Thousands of jobs promised in Derby after major plans approved

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It is what the city 'has been waiting a long time for'

A huge expansion of a Derby business park has been warmly welcomed - but it has been questioned whether there will be enough electric car charging points.

Plans have been approved for the major transformation of Infinity Park Derby which will see the Sinfin site have new offices, a new hotel, a pub and a drive-thru café.

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New roads will also be created to improve access to the site, which could include the new A50 junction.

Documents state the huge expansion plans will help bring almost 3,000 new jobs to the city.

It is unclear when the development will start, but It is estimated the expansion will take seven years to complete.

Planning documents state that at least 10 per cent of the new car parking spaces created will be fitted with electric car charging points.

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The number of car parking spaces to be made will be provided in a further reserved matters application but, given the scale of the development, it is likely to see at least hundreds of new spaces created.

Plans for a major expansion to Infinity Park in Derby have been approvedPlans for a major expansion to Infinity Park in Derby have been approved
Plans for a major expansion to Infinity Park in Derby have been approved

But Mickleover councillor Matthew Holmes has questioned whether the 10 per cent of spaces to have electric car charging points will be enough for such a large-scale development.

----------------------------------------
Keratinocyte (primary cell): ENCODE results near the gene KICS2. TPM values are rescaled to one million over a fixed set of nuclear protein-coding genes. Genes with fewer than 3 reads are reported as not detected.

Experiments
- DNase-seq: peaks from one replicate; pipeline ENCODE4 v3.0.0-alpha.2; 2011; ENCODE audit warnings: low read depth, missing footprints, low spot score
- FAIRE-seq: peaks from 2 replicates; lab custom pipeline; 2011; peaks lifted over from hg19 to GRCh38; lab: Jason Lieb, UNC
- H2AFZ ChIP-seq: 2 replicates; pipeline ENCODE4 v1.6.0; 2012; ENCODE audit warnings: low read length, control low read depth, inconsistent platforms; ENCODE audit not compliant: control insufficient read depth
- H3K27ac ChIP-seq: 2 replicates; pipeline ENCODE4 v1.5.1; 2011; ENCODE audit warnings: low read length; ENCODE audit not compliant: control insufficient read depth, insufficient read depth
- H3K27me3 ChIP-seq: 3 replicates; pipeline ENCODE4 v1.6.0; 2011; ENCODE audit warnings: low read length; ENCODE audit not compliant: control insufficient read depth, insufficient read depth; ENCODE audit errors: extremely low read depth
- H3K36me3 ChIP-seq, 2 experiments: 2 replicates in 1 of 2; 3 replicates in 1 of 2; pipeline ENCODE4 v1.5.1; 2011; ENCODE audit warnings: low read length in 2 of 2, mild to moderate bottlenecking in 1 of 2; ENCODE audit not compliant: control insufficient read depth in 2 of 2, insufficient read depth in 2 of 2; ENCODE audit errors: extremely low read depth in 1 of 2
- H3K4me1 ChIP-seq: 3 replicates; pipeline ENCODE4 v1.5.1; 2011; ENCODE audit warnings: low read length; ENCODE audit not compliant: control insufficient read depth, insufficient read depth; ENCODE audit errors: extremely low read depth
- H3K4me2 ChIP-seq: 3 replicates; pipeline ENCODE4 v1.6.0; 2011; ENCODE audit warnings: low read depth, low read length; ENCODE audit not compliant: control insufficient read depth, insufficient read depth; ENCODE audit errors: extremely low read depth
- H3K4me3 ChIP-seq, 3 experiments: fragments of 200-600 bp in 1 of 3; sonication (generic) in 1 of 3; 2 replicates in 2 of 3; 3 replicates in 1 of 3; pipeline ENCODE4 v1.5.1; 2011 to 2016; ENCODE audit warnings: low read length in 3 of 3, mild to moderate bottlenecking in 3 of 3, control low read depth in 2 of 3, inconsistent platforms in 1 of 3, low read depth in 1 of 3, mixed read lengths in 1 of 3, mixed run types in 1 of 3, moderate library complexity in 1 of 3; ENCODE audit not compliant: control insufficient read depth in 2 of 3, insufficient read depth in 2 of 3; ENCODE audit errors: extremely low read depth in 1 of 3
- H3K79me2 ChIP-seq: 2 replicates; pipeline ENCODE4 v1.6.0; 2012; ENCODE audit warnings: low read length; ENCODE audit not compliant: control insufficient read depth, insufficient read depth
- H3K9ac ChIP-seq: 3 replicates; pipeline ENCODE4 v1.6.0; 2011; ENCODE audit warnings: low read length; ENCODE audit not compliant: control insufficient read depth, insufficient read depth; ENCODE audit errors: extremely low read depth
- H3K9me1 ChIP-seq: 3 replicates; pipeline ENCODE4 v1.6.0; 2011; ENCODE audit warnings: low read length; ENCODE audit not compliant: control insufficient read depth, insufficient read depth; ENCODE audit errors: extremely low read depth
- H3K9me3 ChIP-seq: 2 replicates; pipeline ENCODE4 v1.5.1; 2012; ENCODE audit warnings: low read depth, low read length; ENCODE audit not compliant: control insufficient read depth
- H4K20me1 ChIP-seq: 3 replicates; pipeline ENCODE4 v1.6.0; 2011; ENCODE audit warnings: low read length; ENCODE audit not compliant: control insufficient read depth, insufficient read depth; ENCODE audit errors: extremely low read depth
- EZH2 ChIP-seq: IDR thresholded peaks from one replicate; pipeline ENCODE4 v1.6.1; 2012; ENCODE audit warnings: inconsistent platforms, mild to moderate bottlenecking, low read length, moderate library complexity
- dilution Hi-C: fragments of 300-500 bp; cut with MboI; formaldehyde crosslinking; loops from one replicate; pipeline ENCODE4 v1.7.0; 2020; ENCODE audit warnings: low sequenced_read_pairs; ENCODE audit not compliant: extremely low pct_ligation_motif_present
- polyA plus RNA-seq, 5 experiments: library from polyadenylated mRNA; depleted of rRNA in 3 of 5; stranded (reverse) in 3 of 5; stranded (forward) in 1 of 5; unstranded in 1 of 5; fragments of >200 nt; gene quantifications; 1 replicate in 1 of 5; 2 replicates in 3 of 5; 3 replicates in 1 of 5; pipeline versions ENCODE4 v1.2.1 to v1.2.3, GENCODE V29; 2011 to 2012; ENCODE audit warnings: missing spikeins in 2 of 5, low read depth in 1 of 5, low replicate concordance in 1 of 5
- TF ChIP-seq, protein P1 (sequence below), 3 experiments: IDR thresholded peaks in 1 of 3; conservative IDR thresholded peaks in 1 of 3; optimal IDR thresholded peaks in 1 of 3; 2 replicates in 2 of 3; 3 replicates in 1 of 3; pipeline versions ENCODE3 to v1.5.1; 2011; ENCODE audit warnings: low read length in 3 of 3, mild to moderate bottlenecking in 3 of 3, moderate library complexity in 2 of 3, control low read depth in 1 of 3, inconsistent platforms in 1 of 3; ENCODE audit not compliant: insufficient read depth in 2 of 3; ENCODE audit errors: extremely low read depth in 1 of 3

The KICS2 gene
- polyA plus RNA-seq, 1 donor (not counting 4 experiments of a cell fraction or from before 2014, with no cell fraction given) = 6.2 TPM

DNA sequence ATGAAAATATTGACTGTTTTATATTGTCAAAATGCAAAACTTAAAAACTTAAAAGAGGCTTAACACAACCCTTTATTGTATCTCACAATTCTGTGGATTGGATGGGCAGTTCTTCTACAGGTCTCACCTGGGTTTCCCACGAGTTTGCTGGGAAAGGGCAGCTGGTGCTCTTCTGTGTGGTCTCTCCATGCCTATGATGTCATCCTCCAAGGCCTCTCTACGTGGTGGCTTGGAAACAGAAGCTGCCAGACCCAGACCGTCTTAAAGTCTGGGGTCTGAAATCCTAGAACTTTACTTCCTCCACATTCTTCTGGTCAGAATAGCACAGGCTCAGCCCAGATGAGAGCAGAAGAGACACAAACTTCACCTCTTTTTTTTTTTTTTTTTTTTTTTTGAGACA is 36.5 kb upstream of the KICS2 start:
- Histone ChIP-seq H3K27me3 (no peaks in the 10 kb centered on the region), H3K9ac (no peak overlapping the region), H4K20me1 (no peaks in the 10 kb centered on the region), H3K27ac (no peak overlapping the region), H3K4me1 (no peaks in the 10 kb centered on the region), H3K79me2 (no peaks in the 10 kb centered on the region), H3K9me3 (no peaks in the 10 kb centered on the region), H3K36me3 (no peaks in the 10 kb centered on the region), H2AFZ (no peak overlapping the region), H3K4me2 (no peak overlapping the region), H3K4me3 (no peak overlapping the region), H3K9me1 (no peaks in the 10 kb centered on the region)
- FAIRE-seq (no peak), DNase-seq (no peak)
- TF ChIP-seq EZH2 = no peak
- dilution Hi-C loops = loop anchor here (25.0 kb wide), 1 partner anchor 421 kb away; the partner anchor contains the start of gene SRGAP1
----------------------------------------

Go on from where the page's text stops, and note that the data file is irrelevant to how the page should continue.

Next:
His comments came during a planning meeting last week.

Councillor Holmes made the comment with reference to the news that the Government plans to stop the sale of new petrol/diesel vehicles by 2030 - when it is likely the Infinity Park expansion could be complete or very close to completion.

It is stated that from 2030 onwards every new car sold in the UK will be electric or hybrid.

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There are currently more than 20 electric charging points at Derby City Council-owned car parks across the city.

Cllr Holmes said: “In seven years it will be 2030. 2030 is when the sale of petrol and diesel cars will cease, and it will be electric. Is that (10 per cent) enough? If officers do believe that is reasonable then is there any consideration about that rapid transition at 2030 to a much higher percentage of electric vehicles for those who will be working on this site and many others as well?

“I just think seven years is not a long time. We’re all starting to think about what infrastructure is going to be needed for that many electric vehicles on the roads. It’s just a thought to see whether that 10 per cent is a little low?”

But Andrew Gibbard, from Derby City Council’s transport team, said he felt the percentage allocated was “reasonable” and “a good starting point”.

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He added it was currently difficult to forecast what the market would look like when the development expansion is complete.

He said in response to Cllr Holmes’ concerns: “I think the issue is there isn’t prescriptive guidance on the level that you should provide. I think that’s because that will be partly driven by the market and the demand for it.

“We’ve asked for 10 per cent because we think that is reasonable. I guess moving forward if they require more then that’s for individual occupiers to decide that. I don’t think every space needs one. I don’t think that electric vehicles and the way people charge them necessarily works that way. I think most people charge at home if they can. The problem is trying to forecast what that percentage should be. That’s quite a difficult thing to put forward to developers at the moment but 10 per cent is probably a good starting point I would say.”

Chair of the planning committee, Cllr Jerry Pearce, called the development “excellent” and fellow councillor Sara Bolton said the expansion was what the city “has been waiting a long time for”.

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